Fresh Eyes: Ghost in the Shell (1995)
In this edition of Fresh Eyes, Managing Editor Matt Curione makes a guest appearance in order to look at the landmark 1995 anime film, Ghost in the Shell.
Mamoru Oshii’s Ghost in the Shell, released in 1995, has long been a cornerstone of modern anime. Having grown up not being the biggest fan of the medium just for the fact that the sheer amount can seem daunting, Ghost in the Shell has long been a cinematic blind spot for me. I had always heard how groundbreaking it was in regards to its themes and animation style, and with the new controversy laden, Scarlett Johansson starring live-action version premiering this weekend, I figured it was time to finally take the plunge.
Going in I knew very little about this picture other than the reputation it has garnered over the decades. Essentially a philosophical tone poem concerning what makes a human "human" and the intricacies that lie therein, Ghost in the Shell is rightfully hailed as an important entry for the sci-fi genre. The question however, is if it's a good movie on top of all that. Perhaps it was the close to two decades of this film being hyped up for me, or more likely a second viewing is necessary, but Ghost in the Shell left me as cold and confused as a cyborg on an operating table.
From the opening sequence, the audience is thrown right into the action as Major, a cyborg government agent is conducting a black op. Her mission, which she achieves in gruesome fashion, is to eliminate a foreign diplomat. The gore on display during the action sequences are straight out of a horror film, as people are ripped to shreds by blazes of gunfire. Major, although a cyborg, takes her job very seriously, and along with her team, are tasked with taking down the elusive Puppet Master. This Puppet Master is a brilliant hacker that's been decimating government programs and is about to gain access to the upper echelons of the mainframe. Clearly, this cannot stand.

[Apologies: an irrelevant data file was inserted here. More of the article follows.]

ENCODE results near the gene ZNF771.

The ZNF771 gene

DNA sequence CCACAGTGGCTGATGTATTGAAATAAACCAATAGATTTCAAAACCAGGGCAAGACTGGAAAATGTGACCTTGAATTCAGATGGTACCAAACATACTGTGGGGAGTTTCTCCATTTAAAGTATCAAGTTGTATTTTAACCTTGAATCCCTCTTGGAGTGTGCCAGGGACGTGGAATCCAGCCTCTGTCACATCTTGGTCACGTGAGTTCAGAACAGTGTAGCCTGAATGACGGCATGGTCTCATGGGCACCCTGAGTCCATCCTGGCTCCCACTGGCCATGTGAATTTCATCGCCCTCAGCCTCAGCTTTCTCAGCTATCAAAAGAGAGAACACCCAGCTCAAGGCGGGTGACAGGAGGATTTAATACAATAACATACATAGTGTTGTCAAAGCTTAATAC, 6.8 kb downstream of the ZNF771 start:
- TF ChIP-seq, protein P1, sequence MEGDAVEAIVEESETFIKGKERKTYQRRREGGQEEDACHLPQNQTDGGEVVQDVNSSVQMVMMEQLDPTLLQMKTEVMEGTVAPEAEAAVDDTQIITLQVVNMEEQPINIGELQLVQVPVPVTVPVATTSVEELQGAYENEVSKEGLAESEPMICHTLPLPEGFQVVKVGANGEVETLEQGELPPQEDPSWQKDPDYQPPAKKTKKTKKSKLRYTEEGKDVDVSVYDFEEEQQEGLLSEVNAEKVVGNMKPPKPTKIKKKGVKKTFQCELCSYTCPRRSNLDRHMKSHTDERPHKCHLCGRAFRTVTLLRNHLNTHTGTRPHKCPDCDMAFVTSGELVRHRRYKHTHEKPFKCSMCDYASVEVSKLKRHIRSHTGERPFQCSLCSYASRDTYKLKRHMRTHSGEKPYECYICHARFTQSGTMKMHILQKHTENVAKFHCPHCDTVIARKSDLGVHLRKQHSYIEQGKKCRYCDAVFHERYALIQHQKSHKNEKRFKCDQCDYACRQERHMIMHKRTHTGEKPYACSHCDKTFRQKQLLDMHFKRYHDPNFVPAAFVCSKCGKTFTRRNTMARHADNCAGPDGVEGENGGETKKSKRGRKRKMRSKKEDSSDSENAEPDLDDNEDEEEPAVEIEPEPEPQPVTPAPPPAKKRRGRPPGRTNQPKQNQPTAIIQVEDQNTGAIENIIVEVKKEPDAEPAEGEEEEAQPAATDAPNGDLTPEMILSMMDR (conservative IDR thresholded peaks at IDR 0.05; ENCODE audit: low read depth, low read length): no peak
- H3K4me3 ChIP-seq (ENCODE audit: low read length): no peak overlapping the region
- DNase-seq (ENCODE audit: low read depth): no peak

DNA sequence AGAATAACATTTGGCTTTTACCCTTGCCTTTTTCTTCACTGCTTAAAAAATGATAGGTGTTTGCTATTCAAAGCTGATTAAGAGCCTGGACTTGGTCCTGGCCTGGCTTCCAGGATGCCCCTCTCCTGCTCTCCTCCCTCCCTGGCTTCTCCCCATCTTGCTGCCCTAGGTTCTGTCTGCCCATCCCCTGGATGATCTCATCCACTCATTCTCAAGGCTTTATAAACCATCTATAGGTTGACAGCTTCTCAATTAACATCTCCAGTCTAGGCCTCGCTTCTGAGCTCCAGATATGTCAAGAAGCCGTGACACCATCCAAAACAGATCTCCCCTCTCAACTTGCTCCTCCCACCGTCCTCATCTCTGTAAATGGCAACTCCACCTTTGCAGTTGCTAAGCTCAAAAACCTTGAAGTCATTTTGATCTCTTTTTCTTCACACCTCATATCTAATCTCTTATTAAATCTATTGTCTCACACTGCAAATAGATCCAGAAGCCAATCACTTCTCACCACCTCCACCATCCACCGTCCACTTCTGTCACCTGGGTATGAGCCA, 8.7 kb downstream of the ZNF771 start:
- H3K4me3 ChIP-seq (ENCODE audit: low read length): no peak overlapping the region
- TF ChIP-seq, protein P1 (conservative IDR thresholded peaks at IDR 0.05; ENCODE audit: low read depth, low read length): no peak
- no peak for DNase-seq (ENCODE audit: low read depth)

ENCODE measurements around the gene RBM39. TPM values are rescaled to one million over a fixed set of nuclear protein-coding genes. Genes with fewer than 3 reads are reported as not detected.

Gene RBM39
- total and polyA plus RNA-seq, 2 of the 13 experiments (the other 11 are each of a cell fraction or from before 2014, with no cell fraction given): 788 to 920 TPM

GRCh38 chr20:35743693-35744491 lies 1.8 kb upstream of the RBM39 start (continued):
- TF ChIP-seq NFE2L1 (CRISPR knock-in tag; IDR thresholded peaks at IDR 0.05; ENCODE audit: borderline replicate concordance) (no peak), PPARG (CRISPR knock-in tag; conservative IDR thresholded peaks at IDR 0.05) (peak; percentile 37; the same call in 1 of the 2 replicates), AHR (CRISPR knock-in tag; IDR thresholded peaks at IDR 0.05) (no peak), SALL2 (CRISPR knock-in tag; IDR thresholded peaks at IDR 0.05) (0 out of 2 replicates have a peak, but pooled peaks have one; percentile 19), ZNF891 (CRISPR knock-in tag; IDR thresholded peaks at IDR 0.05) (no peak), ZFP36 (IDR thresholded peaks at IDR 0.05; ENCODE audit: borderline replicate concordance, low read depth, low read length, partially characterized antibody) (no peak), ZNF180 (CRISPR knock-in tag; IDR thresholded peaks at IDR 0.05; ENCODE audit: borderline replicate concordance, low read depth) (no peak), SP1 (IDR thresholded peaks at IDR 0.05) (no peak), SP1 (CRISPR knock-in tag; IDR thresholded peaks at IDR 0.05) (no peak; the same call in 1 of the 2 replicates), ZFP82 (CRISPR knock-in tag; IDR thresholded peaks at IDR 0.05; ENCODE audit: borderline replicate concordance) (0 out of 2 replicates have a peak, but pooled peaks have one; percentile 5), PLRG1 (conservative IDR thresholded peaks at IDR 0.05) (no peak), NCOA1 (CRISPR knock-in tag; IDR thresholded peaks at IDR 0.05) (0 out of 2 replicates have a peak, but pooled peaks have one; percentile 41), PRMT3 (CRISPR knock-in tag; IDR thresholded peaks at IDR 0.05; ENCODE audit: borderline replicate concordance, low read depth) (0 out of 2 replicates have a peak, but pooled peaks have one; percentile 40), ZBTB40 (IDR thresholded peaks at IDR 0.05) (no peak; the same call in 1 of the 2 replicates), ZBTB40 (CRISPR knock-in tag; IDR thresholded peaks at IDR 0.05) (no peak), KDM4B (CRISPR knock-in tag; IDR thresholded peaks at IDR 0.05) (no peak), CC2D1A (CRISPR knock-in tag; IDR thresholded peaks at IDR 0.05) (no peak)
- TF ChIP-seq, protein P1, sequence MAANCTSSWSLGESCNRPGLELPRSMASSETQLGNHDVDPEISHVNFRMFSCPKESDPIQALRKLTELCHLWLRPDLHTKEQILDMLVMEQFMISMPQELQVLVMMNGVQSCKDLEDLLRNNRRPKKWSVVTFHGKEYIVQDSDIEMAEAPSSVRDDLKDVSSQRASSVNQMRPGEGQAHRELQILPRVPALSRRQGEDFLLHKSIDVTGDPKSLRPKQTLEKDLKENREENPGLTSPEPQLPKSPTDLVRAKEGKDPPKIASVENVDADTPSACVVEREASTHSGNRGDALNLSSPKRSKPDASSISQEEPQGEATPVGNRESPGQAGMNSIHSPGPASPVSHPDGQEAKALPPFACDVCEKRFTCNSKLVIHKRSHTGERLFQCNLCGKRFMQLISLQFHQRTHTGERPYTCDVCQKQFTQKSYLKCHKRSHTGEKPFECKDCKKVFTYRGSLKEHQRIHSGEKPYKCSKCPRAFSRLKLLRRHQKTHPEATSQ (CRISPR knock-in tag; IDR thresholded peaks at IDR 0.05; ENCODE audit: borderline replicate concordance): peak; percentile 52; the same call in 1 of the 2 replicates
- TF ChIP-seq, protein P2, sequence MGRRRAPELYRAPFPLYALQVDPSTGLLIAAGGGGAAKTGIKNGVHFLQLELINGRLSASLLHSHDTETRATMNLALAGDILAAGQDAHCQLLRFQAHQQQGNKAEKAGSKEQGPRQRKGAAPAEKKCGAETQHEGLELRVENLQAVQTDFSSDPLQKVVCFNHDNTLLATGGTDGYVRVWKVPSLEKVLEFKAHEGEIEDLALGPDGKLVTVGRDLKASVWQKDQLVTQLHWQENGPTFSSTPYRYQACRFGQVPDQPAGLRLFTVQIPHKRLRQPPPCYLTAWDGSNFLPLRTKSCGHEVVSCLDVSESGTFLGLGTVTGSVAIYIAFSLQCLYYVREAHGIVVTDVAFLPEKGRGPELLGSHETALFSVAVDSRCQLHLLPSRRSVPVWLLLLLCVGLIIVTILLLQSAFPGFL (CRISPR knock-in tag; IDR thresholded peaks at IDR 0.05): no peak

What follows are a series of monologues performed by both Major and her partner Batou, a hulking, cybernetically enhanced bruiser. They spend minutes at a time questioning existence, the meaning of life, and the place of humanity in a cybernetic world. These overall thought-provoking scenes, while interesting, are a real drag on the pacing of the film. Perhaps if they were staged in a different way, and not almost static characters reciting what seem to be a philosophy professor's syllabus, I would've been more receptive to what was being said. In their current state, the words just tended to gloss over me as wordy psycho-babble. I'm sure these monologues worked better in the original manga, which I fully intend on reading in the coming weeks.
Luckily the action is able to lift Ghost in the Shell into the stratosphere when it occurs. From the aforementioned assassination of a diplomat to a thrilling chase through a dingy sewer system, Oshii, above all else, proves himself and a vivid stylist of action cinema. Gunfights that are inventive enough to be memorable standouts will satisfy those who, like myself, were raised on Katsuhiro Otomo's 1988 film, Akira. I'll admit that I more than likely watched Ghost in the Shell with blinders on, as every anime I've seen over the years inevitibly gets compared to Otomo's masterpiece. Both based on manga and featured condensed versions of their original stories, Akira just has a better flow than Ghost in the Shell. In Otomo's film, something is always happening, whereas in Ghost, the film tends to grind to a halt for minutes at a time, which caused me to lose interest.
My current misgivings aside, I fully intend to revisit Ghost in the Shell as soon as possible. Amazing at times but with a strange ability to be incredibly dull, it's an interesting, well made picture above all else. I would never tell someone to not watch a film, but I would hope that they knew what they're getting into, and I hope that those seeing this 1995 original for the first time go in with measured expectations.